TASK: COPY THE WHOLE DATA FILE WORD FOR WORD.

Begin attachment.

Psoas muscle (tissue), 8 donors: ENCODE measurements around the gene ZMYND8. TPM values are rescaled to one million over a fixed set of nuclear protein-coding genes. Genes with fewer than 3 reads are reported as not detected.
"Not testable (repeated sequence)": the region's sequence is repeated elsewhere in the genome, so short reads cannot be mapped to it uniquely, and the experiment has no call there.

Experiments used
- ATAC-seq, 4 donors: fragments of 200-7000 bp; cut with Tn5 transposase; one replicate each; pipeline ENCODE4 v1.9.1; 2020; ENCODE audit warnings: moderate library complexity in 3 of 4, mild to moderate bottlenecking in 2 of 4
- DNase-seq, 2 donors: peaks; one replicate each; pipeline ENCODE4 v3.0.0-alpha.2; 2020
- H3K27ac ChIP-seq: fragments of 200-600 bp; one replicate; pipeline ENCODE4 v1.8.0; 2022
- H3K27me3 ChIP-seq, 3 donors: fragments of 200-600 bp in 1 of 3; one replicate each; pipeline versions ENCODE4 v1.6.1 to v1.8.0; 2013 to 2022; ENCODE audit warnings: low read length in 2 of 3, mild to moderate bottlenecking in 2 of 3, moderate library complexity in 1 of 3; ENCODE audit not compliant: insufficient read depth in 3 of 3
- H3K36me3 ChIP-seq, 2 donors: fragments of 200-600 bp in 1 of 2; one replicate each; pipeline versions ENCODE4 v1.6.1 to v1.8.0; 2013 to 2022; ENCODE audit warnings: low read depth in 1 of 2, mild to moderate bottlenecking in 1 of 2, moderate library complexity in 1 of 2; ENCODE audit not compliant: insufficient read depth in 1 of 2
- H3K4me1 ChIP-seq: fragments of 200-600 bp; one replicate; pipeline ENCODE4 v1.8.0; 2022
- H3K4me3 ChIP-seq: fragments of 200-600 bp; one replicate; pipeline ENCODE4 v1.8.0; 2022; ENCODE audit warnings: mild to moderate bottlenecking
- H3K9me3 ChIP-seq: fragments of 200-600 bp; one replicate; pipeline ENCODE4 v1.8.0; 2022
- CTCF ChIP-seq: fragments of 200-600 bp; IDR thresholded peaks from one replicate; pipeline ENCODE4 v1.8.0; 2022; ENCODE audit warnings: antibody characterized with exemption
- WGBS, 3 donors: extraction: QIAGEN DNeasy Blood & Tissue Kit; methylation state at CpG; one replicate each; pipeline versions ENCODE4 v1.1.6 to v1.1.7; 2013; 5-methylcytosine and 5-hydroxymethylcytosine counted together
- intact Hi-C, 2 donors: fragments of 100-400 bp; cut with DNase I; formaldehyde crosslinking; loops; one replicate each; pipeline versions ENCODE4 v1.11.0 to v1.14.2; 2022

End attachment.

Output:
Psoas muscle (tissue), 8 donors: ENCODE measurements around the gene ZMYND8. TPM values are rescaled to one million over a fixed set of nuclear protein-coding genes. Genes with fewer than 3 reads are reported as not detected.
"Not testable (repeated sequence)": the region's sequence is repeated elsewhere in the genome, so short reads cannot be mapped to it uniquely, and the experiment has no call there.

Experiments used
- ATAC-seq, 4 donors: fragments of 200-7000 bp; cut with Tn5 transposase; one replicate each; pipeline ENCODE4 v1.9.1; 2020; ENCODE audit warnings: moderate library complexity in 3 of 4, mild to moderate bottlenecking in 2 of 4
- DNase-seq, 2 donors: peaks; one replicate each; pipeline ENCODE4 v3.0.0-alpha.2; 2020
- H3K27ac ChIP-seq: fragments of 200-600 bp; one replicate; pipeline ENCODE4 v1.8.0; 2022
- H3K27me3 ChIP-seq, 3 donors: fragments of 200-600 bp in 1 of 3; one replicate each; pipeline versions ENCODE4 v1.6.1 to v1.8.0; 2013 to 2022; ENCODE audit warnings: low read length in 2 of 3, mild to moderate bottlenecking in 2 of 3, moderate library complexity in 1 of 3; ENCODE audit not compliant: insufficient read depth in 3 of 3
- H3K36me3 ChIP-seq, 2 donors: fragments of 200-600 bp in 1 of 2; one replicate each; pipeline versions ENCODE4 v1.6.1 to v1.8.0; 2013 to 2022; ENCODE audit warnings: low read depth in 1 of 2, mild to moderate bottlenecking in 1 of 2, moderate library complexity in 1 of 2; ENCODE audit not compliant: insufficient read depth in 1 of 2
- H3K4me1 ChIP-seq: fragments of 200-600 bp; one replicate; pipeline ENCODE4 v1.8.0; 2022
- H3K4me3 ChIP-seq: fragments of 200-600 bp; one replicate; pipeline ENCODE4 v1.8.0; 2022; ENCODE audit warnings: mild to moderate bottlenecking
- H3K9me3 ChIP-seq: fragments of 200-600 bp; one replicate; pipeline ENCODE4 v1.8.0; 2022
- CTCF ChIP-seq: fragments of 200-600 bp; IDR thresholded peaks from one replicate; pipeline ENCODE4 v1.8.0; 2022; ENCODE audit warnings: antibody characterized with exemption
- WGBS, 3 donors: extraction: QIAGEN DNeasy Blood & Tissue Kit; methylation state at CpG; one replicate each; pipeline versions ENCODE4 v1.1.6 to v1.1.7; 2013; 5-methylcytosine and 5-hydroxymethylcytosine counted together
- intact Hi-C, 2 donors: fragments of 100-400 bp; cut with DNase I; formaldehyde crosslinking; loops; one replicate each; pipeline versions ENCODE4 v1.11.0 to v1.14.2; 2022